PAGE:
Originally made to help Joe McNally solve problems that would occasionally pop up on shoots, the Justin Clamp has become a popular addition to many photographer kit bags. It was created by Bogen/Manfrotto employee Justin Stailey from some standard off the shelf components. It served its function perfectly, so it became known as the Justin Clamp we still have today.
While excellent, they’re not exactly cheap. A handful of these in your bag can set you back a couple of hundred bucks. Another Joe, photographer Joe Edelman, has different solution, though. A DIY option that costs about half of the original Manfrotto (less if you shop around), and it seems to be a very good substitute.
Looking at it, there’s no reason why it shouldn’t work just as well as the original for most applications. It can easily handle the weight of a speedlight or hold a bounce card or reflector. But let’s have a look at the basic components…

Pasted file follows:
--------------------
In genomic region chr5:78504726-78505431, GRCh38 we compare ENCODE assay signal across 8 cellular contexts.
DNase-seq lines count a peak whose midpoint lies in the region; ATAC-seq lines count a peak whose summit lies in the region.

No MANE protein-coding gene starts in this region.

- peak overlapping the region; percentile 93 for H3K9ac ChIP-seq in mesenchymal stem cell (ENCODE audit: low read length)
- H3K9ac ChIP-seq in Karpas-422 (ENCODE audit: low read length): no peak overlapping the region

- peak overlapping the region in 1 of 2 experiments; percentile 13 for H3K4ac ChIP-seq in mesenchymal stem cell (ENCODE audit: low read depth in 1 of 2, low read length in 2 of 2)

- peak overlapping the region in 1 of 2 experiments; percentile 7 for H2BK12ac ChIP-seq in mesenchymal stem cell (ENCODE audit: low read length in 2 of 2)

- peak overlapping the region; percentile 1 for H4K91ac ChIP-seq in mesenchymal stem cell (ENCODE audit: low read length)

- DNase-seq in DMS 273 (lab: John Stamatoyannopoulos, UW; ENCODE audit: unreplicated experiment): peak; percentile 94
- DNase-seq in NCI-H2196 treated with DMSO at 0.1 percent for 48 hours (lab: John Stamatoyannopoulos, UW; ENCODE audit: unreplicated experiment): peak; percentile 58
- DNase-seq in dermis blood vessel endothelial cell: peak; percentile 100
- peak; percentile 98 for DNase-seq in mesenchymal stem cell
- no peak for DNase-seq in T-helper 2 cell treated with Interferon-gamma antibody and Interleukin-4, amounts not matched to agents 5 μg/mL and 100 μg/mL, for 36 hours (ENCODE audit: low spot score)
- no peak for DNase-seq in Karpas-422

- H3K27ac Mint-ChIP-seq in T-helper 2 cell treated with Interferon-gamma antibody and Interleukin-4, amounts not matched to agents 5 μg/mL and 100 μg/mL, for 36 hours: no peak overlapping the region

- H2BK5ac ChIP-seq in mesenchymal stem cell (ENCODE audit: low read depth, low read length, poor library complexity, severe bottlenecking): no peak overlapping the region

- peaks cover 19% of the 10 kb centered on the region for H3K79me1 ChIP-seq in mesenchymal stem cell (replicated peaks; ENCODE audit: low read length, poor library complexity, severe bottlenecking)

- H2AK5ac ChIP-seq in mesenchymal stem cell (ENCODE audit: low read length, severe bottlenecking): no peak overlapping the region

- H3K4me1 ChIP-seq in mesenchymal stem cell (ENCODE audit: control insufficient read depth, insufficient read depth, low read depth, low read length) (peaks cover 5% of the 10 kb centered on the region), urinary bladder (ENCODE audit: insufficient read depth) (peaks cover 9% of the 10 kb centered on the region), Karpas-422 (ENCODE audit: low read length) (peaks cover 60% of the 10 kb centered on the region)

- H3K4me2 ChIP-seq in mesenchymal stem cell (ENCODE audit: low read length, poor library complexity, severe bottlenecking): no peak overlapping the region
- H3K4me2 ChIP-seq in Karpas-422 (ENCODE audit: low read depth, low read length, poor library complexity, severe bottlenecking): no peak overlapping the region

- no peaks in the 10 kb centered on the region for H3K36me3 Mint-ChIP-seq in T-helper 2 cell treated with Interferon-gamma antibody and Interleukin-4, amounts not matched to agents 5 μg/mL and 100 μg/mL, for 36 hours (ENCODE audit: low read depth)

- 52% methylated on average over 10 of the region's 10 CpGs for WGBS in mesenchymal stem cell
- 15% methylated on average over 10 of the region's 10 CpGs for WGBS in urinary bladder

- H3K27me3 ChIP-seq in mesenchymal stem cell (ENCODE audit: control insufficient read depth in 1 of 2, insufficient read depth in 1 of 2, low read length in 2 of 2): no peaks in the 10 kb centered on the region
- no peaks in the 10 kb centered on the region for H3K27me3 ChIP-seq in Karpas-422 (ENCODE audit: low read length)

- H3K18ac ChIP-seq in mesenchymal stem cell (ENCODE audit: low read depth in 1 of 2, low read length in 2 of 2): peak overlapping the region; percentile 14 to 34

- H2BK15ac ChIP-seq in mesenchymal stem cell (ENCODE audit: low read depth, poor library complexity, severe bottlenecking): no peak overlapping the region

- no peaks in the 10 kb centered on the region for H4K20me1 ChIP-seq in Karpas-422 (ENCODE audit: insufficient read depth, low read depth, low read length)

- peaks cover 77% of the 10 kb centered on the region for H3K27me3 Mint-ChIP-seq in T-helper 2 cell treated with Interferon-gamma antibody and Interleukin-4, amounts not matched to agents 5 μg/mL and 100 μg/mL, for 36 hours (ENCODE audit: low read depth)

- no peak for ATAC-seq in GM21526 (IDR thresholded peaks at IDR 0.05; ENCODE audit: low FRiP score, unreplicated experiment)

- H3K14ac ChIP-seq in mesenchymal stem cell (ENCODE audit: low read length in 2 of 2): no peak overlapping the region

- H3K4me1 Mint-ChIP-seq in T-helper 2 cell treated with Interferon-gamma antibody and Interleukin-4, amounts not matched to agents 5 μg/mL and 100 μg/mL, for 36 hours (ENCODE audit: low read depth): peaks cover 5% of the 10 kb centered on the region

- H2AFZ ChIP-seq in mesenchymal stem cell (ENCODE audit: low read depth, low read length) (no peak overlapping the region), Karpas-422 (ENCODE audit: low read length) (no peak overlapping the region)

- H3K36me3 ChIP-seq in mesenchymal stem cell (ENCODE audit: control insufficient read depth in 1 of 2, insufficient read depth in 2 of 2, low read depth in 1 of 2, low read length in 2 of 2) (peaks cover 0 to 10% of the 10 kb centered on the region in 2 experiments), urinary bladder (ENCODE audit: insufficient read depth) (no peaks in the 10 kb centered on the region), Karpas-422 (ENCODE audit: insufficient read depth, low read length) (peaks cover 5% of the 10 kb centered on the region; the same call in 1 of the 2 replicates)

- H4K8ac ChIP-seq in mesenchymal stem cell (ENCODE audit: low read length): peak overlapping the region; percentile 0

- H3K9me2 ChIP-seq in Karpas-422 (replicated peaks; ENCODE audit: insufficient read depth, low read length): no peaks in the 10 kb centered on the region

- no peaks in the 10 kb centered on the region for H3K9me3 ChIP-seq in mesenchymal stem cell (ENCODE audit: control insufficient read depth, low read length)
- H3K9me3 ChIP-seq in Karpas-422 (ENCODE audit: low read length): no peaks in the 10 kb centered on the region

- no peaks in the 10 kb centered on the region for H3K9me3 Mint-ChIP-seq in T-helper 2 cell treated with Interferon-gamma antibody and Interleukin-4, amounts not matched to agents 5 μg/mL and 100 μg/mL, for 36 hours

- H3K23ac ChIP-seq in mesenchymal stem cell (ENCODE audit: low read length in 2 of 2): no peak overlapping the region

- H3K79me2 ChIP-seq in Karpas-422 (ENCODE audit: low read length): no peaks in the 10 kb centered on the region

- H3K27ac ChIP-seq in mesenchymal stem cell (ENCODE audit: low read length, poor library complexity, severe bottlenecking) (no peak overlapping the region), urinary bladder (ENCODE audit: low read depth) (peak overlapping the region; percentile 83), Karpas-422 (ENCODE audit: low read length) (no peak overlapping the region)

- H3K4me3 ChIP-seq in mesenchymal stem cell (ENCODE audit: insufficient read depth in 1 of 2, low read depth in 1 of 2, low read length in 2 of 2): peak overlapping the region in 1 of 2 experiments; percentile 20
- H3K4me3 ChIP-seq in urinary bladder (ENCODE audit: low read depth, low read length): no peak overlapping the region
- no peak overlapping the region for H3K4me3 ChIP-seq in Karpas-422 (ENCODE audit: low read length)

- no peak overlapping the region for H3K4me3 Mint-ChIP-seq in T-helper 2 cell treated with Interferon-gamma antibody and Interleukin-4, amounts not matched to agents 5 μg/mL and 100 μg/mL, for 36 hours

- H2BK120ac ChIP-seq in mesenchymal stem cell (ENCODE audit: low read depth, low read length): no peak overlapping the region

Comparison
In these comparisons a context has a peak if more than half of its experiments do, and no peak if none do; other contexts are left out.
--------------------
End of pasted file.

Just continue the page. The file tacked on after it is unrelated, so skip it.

The construction is pretty straightforward. You’ll need to drill four holes in the clamp. One on each side of one of the jaws where they pivot, and then one on each of the two ends.
A 1/4-20″ bolt goes through one of the holes in the side and a 1/4-20″ to 3/8-16″ spigot adapter is screwed into that. The hole on the opposite side is for a screwdriver to hold your bolt while you tighten with pliers on the spigot adapter. Another 1/4-20″ bolt goes through one of the handles and screws straight into the bottom of the ball head. Removing the cold shoe from the umbrella bracket reveals a 1/4-20″ thread that you can slot through the hole in the other handle, and tighten this down with a nut.
Exactly how you’ll use it will depend on your needs. Joe provides a number of examples in the video. You could use the umbrella bracket mount it to a light stand and hold a reflector or flag. Or you could clamp it to something using the haws and mount a speedlight to the ball head. Or perhaps a GoPro for shooting behind the scenes.e
Ultimately, it’s a versatile tool that has a great many potential uses on set. That’s why the Justin Clamp has become so popular. But if you want to save a little money and have 10 minutes spare to make one, this DIY option should easily satisfy most of your needs.